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A billboard of late Iran's commander Qasem Soleimani overlooks Valiasr square in Tehran, on February 20, 2020 on the eve of parliamentary election. / AFP / ATTA KENARE Image Credit: AFP

Tehran: Iran’s parliamentary election today is seen as a litmus test of the hardline establishment’s popularity.

The vote to pick 290 lawmakers is Iran’s first since US President Donald Trump pulled the US out of a 2015 nuclear deal between Tehran and major powers in 2018, to reimpose sanctions that have hit the economy hard.

The Guardian Council, which must approve candidates, has rejected about 6,850 moderate or leading conservative hopefuls in favour of hardliners from among 14,000 applicants.

The election will have no major influence on foreign affairs or Iran’s nuclear policy, which is determined by Supreme Leader Ayatollah Ali Khamenei, whose hardline loyalists are likely to dominate the parliament.

With Iran facing growing isolation and threats of conflict over its nuclear standoff with the US amid rising discontent at home, the turnout is seen as a referendum on the establishment, a potential risk for the authorities.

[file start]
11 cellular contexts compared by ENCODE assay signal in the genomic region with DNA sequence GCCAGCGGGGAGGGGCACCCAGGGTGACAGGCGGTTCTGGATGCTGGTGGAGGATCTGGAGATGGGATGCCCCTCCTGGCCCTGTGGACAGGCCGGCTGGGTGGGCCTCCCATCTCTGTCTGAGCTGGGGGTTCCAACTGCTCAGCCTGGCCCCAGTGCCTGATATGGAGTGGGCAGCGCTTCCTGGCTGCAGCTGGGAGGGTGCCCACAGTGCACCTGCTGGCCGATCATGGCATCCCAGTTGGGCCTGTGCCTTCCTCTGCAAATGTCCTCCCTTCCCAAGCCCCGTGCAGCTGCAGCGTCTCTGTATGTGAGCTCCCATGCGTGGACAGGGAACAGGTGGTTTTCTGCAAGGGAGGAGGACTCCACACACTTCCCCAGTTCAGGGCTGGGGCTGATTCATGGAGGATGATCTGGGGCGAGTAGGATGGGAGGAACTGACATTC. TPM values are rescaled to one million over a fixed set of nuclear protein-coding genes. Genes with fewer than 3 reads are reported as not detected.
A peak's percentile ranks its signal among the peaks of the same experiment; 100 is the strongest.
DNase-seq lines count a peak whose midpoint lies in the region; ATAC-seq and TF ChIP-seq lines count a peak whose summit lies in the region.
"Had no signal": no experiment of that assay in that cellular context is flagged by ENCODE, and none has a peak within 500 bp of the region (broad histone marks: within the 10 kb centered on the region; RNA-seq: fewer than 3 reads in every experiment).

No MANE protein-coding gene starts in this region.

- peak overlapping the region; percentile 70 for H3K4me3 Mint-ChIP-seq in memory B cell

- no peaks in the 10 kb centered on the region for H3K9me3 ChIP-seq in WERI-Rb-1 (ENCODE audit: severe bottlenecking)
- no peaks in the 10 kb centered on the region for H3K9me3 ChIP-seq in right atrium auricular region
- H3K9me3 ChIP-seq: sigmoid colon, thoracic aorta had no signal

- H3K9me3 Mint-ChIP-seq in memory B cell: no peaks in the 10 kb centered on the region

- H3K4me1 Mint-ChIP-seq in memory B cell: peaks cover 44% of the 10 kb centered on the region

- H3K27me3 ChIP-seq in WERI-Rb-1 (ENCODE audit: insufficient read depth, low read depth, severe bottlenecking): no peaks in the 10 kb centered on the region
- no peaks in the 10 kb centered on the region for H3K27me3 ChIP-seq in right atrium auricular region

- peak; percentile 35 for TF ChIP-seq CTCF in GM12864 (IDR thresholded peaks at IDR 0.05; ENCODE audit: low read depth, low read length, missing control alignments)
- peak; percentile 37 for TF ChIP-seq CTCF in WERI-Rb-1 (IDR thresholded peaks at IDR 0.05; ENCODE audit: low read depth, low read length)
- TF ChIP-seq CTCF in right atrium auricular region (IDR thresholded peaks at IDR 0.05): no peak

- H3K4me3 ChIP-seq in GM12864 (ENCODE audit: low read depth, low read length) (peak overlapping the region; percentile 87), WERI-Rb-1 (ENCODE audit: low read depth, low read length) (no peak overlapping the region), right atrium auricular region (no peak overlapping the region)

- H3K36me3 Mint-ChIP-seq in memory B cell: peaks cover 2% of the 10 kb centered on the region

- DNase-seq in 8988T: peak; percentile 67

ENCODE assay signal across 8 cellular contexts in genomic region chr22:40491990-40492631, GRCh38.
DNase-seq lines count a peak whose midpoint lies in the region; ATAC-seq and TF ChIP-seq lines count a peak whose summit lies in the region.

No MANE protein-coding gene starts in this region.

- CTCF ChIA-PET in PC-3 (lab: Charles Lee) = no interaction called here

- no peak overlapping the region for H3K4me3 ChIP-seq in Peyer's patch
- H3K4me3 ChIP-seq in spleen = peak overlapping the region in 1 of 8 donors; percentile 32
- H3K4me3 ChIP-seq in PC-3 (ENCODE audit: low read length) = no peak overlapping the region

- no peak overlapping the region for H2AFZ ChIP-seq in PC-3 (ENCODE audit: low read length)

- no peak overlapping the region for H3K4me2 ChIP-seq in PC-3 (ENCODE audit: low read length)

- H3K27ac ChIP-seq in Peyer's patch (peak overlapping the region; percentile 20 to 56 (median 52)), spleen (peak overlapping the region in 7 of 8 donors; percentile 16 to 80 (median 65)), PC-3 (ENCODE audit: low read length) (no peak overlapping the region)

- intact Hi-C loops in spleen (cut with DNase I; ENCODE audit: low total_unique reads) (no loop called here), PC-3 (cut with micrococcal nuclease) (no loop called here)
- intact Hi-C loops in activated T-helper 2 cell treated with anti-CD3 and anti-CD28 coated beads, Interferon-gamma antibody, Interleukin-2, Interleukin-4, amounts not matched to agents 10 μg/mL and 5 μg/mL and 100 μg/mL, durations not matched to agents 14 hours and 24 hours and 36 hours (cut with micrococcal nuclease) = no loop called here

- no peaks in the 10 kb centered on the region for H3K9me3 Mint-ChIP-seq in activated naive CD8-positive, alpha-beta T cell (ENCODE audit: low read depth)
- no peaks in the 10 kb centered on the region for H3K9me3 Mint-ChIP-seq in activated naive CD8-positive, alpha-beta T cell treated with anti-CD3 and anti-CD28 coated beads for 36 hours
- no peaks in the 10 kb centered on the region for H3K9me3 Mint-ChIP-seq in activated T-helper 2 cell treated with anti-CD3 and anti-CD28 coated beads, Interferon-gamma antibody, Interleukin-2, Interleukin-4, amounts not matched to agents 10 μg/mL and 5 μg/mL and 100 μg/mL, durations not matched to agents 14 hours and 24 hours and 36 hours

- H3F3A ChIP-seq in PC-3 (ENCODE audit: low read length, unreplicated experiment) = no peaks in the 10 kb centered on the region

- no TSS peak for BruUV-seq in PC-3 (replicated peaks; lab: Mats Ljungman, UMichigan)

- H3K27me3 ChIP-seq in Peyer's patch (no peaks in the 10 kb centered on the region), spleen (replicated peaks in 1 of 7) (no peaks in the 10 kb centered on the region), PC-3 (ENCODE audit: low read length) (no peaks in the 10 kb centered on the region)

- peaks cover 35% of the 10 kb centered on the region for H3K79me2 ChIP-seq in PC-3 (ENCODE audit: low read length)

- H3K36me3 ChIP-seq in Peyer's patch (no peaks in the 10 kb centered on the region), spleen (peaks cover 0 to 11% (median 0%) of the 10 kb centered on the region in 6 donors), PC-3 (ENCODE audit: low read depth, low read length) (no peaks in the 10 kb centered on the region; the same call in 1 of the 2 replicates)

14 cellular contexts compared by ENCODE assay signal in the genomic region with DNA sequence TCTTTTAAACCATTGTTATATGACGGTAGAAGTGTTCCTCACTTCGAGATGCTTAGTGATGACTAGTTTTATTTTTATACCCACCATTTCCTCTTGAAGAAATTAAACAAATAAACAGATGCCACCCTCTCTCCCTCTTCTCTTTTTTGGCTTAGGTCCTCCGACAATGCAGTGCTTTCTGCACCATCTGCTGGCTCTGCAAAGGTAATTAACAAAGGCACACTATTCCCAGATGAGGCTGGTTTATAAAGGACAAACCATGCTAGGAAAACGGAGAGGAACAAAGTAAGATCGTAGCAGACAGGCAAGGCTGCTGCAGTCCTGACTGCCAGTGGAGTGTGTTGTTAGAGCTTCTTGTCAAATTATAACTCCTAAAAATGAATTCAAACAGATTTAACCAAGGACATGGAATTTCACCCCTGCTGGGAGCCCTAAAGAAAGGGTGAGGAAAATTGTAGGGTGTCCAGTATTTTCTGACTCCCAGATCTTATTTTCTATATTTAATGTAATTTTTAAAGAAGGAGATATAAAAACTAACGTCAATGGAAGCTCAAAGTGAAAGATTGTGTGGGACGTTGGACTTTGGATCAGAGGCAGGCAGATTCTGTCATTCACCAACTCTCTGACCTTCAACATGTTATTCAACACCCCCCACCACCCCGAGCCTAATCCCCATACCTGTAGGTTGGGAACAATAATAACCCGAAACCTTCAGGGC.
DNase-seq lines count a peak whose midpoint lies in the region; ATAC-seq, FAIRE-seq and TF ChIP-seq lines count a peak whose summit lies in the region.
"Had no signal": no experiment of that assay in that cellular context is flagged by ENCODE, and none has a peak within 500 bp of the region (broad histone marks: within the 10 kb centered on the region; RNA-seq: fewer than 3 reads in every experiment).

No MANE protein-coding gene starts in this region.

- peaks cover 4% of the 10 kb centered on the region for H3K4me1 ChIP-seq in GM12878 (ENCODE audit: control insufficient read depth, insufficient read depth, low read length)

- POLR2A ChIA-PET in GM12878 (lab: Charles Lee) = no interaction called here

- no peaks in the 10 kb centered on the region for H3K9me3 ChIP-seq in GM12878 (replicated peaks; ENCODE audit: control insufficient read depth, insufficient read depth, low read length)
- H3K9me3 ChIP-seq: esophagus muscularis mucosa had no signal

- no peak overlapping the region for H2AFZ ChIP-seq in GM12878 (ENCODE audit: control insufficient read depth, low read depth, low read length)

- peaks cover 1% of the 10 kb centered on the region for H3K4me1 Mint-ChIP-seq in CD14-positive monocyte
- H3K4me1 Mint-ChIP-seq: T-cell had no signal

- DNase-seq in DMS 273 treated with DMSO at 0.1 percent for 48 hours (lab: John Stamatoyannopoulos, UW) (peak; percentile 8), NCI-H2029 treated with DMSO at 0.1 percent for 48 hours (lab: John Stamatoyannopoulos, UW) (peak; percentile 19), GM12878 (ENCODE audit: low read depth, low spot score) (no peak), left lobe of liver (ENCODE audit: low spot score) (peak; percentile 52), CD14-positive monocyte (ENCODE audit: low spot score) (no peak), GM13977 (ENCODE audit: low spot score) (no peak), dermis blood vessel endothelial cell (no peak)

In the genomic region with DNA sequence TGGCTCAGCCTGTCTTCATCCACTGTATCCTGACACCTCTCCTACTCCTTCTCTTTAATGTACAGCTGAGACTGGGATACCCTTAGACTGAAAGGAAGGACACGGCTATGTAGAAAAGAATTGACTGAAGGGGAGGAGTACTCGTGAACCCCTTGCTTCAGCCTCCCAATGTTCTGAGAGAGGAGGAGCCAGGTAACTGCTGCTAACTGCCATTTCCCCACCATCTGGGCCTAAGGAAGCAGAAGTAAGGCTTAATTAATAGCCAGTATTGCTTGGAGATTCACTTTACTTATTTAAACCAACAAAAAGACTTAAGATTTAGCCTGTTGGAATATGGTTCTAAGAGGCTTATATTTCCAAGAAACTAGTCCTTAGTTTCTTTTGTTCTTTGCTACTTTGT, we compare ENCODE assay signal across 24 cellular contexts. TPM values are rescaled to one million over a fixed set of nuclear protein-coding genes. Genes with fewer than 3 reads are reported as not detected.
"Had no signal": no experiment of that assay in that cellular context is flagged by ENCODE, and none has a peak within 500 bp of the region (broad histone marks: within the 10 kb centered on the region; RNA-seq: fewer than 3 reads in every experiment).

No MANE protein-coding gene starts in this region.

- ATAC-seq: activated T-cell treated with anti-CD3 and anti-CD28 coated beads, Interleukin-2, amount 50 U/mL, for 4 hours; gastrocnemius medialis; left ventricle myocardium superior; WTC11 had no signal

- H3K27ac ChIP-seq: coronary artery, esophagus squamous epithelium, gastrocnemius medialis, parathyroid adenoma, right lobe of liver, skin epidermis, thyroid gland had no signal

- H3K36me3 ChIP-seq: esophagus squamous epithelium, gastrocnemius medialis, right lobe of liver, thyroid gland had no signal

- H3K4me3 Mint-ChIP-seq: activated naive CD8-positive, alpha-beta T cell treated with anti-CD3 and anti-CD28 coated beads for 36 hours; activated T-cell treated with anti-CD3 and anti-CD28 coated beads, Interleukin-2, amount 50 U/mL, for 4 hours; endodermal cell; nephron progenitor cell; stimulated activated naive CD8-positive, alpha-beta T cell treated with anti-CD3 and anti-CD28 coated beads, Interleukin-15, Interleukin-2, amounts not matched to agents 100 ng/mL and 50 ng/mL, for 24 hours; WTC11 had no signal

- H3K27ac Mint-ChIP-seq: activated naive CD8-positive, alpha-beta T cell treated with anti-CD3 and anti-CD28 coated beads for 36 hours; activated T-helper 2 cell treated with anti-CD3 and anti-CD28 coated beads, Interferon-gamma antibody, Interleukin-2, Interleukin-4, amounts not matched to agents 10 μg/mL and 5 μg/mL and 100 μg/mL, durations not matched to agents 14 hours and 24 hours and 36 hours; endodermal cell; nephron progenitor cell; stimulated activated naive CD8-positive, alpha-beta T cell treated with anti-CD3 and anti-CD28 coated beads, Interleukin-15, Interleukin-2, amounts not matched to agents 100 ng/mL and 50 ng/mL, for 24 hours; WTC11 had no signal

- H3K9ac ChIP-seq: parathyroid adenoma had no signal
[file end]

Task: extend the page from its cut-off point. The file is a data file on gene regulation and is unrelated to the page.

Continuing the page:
“We anticipate 50 per cent of people will participate in the election,” Abbasali Kadkhodai, the spokesman for the Guardian Council, told a televised news conference on Wednesday.

Turnout was 62 per cent in the 2016 parliamentary vote and 66% of people voted in 2012. About 58 million Iranians are eligible to vote.

On Tuesday, Khamenei said voting was “a religious duty” but some prominent pro-reform politicians in Iran and activists abroad have called for a boycott of the elections.

“We need to launch a strong boycott campaign to respond to the repressive policies of the system,” jailed human rights activist Narges Mohammadi said from her cell, in a message, posted on her husband’s Facebook page.

Iranian activists and opposition groups are distributing the Twitter hashtags #BoycottIranShamElections and #VOTENoVote widely on social media.

While establishment supporters will vote for hardline candidates, many pro-reform Iranians are furious over the handling of November protests against fuel price hikes that soon turned political, with demonstrators demanding “regime change”.

A crackdown overseen by the Revolutionary Guards killed hundreds and led to the arrest of thousands, say human rights groups.

The public is also livid over the accidental downing of a Ukrainian passenger plane in January that killed all 176 people aboard, mainly Iranians. After days of denials, Tehran admitted the Guards were to blame.